Early autumn heat wave a mixed bag for Ontario’s fruits and veggies – Toronto

With the fall equinox past, ’tis the season for comfy sweaters, spiced lattés and Instagram-perfect days picking apples among the early foliage. 

Or, at least it should be.

Instead, the summer-that-never-was has finally made an appearance, blanketing southern Ontario with 30 C heat. 

So hot, in fact, that apples at some GTA farms are taking siestas. 

“When it gets too hot, some fruits like apples and grapes simply shut down,” said Matthew Passafiume, director of the Applewood Farm Winery in Stoufville, Ont. 

“They stop ripening; they stop growing; they don’t mature,” he told CBC Toronto during a tour of his fields. 

A considerable part of his business is opening the orchard to the public, so people can come pick their own fresh apples. But while the farm will still be open this weekend, apple picking will have to wait. 

“We’re going into this weekend with all these apples on trees that aren’t ready to be picked, so we’ll have to delay everything one week.”

Farmer Guy Farintosh shows off some of his tomatoes. He says they were saved by the extremely warm weather that has blanketed southern Ontario. (Makda Ghebreslassie/CBC)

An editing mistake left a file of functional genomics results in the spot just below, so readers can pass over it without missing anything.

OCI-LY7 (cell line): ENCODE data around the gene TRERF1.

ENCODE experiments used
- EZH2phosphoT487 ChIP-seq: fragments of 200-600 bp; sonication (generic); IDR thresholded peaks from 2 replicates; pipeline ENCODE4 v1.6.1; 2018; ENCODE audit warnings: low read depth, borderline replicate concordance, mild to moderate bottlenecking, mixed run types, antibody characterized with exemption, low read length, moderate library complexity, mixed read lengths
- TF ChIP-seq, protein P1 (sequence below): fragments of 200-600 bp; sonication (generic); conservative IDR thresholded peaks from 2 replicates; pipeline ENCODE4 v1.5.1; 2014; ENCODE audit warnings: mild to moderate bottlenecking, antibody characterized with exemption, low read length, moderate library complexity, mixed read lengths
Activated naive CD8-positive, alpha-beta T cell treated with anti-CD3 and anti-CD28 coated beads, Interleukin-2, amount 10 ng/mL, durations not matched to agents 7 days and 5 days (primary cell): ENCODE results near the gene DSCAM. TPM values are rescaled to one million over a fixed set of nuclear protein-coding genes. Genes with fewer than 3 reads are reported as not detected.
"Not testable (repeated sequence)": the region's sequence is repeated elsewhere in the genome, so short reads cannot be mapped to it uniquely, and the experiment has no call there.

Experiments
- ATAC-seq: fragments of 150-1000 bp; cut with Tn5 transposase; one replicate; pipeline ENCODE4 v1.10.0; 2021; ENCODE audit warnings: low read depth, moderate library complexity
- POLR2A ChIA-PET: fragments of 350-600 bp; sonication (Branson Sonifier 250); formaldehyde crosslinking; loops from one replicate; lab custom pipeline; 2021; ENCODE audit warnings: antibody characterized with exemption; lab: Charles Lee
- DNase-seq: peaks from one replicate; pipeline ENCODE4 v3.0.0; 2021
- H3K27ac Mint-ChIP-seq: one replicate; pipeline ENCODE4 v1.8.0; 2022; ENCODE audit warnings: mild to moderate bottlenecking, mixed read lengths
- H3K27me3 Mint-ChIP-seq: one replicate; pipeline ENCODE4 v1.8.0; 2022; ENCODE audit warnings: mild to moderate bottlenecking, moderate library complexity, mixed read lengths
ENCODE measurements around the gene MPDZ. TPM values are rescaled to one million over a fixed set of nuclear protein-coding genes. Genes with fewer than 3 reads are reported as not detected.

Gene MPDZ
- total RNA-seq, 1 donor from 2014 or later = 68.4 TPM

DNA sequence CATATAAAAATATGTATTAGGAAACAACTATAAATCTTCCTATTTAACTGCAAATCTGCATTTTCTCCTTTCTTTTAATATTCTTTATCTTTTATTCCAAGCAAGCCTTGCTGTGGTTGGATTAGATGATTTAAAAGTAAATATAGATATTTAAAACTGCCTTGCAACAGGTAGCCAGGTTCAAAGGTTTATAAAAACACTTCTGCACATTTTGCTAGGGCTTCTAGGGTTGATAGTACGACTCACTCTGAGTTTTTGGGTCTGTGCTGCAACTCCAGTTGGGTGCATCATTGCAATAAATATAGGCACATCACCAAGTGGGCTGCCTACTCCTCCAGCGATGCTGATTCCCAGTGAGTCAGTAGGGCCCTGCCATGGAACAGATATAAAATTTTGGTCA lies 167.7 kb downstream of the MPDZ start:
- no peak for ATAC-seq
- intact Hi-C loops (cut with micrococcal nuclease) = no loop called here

Between 30 and 40 per cent of his apples currently on the branch are under-ripe. His woes are compounded because he started the season with nearly 70 per cent fewer apples than in a normal year because last summer’s drought stressed the trees so much they didn’t blossom. 

“We feel a little bit smited,” he said with a laugh. 

The early autumn heat wave, however, hasn’t been a bane for all farmers. Those cultivating cash crops like corn and soybeans, plants that revel in heat, desperately needed a sustained period of warm, dry weather to save a harvest that was nearly compromised by an otherwise wet and cool growing season

A squash blemished by the heat on Farintosh Farms. (Makda Ghebreslassie/CBC)

Farmer Guy Farintosh told CBC Toronto that the unseasonably hot temperatures even saved some of his crop.

“We were so far behind back at the beginning of September, every farmer in Ontario needed more heat to get their [cash] crops to ripen up,” he said in a field at Farintosh Farms.

Early spring brought so much rain, that Farintosh estimates 30 to 40 per cent fewer crops survived the drenched spring than in a standard year. Tomatoes, peppers and eggplant were all “very behind,” he said.

“Now all of a sudden, they’re back in the game.”

Matthew Passafiume, director of Applewood Farm…

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